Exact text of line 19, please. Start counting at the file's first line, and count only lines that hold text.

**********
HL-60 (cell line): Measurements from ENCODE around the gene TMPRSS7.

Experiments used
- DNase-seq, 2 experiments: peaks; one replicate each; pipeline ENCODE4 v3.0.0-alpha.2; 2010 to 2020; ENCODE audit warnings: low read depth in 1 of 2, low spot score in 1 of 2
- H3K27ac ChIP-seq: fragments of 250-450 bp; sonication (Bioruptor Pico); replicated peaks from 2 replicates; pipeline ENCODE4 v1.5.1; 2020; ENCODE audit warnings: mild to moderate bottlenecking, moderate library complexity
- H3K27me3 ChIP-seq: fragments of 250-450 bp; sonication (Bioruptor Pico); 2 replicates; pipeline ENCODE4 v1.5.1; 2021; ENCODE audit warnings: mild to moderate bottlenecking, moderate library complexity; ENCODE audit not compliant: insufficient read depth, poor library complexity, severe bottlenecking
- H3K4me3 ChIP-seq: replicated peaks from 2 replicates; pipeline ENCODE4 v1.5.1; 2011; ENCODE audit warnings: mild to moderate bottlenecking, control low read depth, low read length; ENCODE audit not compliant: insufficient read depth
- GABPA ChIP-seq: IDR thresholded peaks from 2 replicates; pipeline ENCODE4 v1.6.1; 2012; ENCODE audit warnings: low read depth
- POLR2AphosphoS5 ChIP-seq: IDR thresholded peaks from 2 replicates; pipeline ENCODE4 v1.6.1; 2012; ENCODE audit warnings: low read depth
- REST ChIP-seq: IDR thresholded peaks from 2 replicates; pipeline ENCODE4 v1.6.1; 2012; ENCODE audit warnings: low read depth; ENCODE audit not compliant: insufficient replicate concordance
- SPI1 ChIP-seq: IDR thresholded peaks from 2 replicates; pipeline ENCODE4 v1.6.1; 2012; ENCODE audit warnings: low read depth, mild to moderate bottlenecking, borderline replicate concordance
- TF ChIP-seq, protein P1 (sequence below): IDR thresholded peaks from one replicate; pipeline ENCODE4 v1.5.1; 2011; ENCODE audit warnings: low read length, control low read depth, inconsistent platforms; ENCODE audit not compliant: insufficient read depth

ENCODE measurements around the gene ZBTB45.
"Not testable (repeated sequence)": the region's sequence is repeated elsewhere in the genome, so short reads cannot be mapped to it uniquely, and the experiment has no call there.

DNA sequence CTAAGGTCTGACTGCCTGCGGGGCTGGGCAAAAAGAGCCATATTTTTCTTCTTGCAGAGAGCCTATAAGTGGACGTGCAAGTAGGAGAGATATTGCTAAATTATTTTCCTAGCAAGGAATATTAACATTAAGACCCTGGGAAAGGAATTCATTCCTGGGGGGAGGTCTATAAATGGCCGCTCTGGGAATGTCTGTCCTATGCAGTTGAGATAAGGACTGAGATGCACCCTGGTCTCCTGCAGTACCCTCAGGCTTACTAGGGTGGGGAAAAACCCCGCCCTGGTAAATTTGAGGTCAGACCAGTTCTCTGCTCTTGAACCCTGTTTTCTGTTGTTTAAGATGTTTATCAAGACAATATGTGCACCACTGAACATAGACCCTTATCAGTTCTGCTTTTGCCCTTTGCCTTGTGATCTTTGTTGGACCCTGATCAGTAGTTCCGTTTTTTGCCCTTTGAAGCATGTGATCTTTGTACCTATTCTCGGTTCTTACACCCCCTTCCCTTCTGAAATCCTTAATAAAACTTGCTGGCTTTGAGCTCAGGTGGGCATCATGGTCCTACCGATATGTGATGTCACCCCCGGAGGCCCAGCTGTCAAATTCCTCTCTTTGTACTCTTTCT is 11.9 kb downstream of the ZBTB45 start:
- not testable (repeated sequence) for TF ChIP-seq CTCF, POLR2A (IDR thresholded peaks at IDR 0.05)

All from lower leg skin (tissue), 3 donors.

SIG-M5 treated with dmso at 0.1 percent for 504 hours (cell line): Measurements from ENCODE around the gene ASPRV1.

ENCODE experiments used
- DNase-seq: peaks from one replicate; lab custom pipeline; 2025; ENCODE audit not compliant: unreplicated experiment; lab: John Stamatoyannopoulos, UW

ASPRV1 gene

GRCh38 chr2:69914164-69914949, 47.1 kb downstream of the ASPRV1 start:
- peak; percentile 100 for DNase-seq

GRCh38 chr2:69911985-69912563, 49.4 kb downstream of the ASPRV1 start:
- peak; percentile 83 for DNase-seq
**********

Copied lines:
- DNase-seq: peaks from one replicate; lab custom pipeline; 2025; ENCODE audit not compliant: unreplicated experiment; lab: John Stamatoyannopoulos, UW